By Haydn Gleed
Editor’s Note: This blog was written prior to the news of the explosion(s) that took place in Manchester, England earlier today. Our thoughts and prayers are with everyone in the area.
For years, I’ve been being ringing the bell like a crazed town crier for people to watch the wrestling coming out of the British isles, so you can imagine how pleased I was watching firstly the WWE UK Special on Friday and the outstanding UK Championship match on NXT Takeover: Chicago on Saturday. Don’t worry, this isn’t a pat myself on the back blog.
I’ll admit that I was slightly nervous going into Friday. After all the buzz coming out of the UK Championship tournament, it was important that the follow up wasn’t the preverbal difficult second album for the brand. Four months had passed since the original show so would people still remember some of the stars of the show and most importantly would they care? Fair play to WWE for keeping the bigger stars in the minds of the Network audience with appearances on NXT and 205 Live, but there was still a chance that without the crutch of novelty and a tournament that the show would be more 205 Live than the Cruiserweight Classic.
I needn’t have worried.
The show started with a good match between two wrestlers who I see propping up the mid-card of any kind of weekly brand that told a good story inside the ring, and then finished with a high flying high impact match with a title on the line that they consistently built up through the course of the night as being the reason every wrestler was in the company to fight for. Basic but effective stuff.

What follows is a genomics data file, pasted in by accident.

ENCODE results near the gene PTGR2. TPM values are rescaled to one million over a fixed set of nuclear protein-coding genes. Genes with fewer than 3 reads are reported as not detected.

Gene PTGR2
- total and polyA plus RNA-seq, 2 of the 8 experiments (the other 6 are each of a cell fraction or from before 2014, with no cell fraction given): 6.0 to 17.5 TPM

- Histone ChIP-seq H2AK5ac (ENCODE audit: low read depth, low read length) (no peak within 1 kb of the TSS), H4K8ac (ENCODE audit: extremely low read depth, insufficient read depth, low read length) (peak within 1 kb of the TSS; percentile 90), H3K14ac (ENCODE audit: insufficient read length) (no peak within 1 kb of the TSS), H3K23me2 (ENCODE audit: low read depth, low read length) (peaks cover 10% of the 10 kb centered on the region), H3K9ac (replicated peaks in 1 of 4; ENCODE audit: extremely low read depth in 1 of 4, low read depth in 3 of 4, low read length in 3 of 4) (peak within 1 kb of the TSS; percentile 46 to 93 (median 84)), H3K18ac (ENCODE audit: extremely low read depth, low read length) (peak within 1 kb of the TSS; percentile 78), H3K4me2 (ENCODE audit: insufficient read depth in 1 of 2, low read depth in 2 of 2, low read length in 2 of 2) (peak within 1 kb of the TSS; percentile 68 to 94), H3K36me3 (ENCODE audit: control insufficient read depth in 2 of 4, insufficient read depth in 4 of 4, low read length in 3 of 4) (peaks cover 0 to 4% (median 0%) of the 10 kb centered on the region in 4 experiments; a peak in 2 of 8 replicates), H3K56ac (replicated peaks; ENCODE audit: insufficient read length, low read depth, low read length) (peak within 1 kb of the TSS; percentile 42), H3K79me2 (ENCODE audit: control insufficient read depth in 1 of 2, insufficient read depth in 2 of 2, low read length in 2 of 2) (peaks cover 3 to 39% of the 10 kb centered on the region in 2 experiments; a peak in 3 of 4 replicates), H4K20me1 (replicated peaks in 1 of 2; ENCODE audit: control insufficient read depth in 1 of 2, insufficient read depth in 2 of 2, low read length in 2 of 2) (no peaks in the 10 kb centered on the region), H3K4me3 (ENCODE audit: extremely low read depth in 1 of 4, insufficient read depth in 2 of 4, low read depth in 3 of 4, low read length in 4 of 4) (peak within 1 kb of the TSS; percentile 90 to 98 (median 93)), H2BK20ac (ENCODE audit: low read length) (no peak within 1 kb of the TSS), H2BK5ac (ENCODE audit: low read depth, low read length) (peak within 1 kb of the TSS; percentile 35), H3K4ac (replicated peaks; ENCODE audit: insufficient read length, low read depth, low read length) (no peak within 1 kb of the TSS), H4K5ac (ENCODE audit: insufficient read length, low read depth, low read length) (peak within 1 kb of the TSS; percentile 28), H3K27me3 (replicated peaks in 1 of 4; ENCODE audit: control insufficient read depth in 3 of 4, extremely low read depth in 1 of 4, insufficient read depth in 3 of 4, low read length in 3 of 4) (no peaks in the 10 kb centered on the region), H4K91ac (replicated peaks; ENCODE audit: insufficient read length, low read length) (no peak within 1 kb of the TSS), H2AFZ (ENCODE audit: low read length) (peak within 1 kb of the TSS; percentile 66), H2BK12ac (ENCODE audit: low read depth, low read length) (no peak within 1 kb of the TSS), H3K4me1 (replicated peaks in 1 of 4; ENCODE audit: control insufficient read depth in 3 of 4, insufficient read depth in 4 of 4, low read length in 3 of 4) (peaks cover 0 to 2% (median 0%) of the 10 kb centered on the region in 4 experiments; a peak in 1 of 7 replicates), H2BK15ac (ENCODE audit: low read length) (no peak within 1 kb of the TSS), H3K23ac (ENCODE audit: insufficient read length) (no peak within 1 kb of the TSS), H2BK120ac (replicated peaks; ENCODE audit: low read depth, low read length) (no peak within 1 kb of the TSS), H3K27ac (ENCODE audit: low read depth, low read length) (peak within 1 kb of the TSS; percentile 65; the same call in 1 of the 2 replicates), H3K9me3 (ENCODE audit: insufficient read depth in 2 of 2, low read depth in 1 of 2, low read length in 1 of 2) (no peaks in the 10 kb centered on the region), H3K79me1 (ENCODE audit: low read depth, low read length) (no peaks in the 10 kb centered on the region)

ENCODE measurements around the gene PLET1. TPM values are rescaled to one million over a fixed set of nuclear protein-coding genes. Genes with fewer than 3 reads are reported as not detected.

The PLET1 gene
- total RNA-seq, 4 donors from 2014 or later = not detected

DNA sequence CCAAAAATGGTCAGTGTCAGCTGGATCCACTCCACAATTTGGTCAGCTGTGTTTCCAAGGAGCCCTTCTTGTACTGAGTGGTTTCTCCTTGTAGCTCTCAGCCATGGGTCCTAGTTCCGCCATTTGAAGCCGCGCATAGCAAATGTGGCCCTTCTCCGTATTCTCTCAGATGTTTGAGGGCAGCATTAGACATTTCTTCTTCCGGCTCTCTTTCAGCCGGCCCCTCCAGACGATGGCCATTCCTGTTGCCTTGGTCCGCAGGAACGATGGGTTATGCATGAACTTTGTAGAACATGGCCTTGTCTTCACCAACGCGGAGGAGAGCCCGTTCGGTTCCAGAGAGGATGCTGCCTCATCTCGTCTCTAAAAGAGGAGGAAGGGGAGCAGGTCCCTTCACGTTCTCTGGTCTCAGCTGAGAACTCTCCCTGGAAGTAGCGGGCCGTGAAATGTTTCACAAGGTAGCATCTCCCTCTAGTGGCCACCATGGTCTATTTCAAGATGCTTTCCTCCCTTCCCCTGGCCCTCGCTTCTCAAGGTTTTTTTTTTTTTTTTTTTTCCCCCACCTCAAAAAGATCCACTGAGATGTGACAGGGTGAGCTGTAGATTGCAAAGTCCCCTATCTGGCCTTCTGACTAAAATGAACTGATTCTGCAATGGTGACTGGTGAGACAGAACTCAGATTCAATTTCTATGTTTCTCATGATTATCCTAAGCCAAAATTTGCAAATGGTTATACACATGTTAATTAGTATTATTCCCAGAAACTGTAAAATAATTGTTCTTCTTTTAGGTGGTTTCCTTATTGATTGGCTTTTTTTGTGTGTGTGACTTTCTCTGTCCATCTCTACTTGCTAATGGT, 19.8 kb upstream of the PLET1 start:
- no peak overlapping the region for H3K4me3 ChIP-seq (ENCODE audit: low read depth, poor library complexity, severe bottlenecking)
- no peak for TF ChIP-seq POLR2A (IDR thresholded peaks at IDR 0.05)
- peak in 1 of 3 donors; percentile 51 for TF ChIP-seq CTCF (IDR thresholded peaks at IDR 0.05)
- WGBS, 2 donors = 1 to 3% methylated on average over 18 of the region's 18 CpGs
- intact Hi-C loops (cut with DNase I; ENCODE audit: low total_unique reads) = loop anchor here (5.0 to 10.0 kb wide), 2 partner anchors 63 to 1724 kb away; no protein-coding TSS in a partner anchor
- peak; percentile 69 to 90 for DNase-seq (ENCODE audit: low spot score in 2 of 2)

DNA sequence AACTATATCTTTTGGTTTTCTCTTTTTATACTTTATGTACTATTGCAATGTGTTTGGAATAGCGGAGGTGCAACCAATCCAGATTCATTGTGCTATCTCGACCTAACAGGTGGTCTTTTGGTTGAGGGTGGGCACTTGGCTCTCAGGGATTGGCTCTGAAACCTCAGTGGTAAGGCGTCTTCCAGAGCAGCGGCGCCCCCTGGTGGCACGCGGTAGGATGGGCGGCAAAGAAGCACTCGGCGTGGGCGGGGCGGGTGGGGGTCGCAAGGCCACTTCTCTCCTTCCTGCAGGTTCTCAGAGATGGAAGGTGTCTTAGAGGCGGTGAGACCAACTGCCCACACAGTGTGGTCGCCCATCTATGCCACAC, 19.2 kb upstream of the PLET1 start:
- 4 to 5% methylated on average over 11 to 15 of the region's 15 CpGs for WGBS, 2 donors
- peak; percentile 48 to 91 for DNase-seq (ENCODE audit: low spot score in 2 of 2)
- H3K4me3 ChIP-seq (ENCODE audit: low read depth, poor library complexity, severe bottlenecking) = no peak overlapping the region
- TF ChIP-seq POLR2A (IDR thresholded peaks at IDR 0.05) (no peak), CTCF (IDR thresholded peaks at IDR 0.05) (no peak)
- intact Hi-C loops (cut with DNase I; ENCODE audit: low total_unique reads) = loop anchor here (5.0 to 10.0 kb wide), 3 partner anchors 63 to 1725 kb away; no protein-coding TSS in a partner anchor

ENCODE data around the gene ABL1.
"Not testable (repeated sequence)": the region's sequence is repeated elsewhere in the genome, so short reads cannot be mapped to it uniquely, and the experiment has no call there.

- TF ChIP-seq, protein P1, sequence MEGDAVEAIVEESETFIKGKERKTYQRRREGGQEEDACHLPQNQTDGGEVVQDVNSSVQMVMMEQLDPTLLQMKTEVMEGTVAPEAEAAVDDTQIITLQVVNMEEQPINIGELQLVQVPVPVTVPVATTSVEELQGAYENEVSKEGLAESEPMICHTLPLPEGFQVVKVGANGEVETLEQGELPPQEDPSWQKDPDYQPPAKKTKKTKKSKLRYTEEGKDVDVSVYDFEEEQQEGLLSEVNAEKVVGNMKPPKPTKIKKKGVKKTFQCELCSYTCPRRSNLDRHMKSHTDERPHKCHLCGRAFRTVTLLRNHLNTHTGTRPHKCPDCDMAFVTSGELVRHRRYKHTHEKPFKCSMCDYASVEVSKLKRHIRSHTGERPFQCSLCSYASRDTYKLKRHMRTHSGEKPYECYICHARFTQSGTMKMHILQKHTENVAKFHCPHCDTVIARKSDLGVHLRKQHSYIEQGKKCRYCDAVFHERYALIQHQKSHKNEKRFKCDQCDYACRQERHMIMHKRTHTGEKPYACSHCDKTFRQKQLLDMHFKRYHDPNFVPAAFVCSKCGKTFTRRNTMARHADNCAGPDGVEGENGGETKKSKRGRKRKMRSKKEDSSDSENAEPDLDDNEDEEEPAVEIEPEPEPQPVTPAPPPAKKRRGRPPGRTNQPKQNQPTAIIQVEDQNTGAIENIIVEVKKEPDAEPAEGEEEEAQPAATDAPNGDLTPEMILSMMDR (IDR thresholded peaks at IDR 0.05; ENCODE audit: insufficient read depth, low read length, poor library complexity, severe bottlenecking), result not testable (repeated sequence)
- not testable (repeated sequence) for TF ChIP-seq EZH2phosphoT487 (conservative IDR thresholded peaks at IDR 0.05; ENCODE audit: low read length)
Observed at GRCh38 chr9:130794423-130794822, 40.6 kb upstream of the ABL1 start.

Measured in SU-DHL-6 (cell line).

Over the course of the weekend, it was clear that the biggest star to come out of this is Pete Dunne. I remember watching him wrestle at an independent show 18 months ago and thought to myself he’s got the basics down and is already a very good wrestler, but there didn’t seem to be anything beyond that. In interviews he’s done, he’s said that before he got the gimmick of the Bruiserweight clear in his head, he was spinning his wheels not really knowing what his character was. Boy, has he worked that out in spades. From the disrespect to the title by biting it to the sneers that he gives the fans at ringside, everything this man does makes you want to punch him in the face. In 2017, there’s not a lot of heels who can make you feel that way. One of my favorite moments from him over the whole weekend was after a tough fight with Trent Seven where it was clear he only won by the skin of his teeth, as the third tap of the mat signaled a hard fought win, he just shrugged as if to say, “I was in control the whole time.” It was intended to make the viewers at home shout at the TV, “It wasn’t as easy as that you bastard” and in my opinion it worked.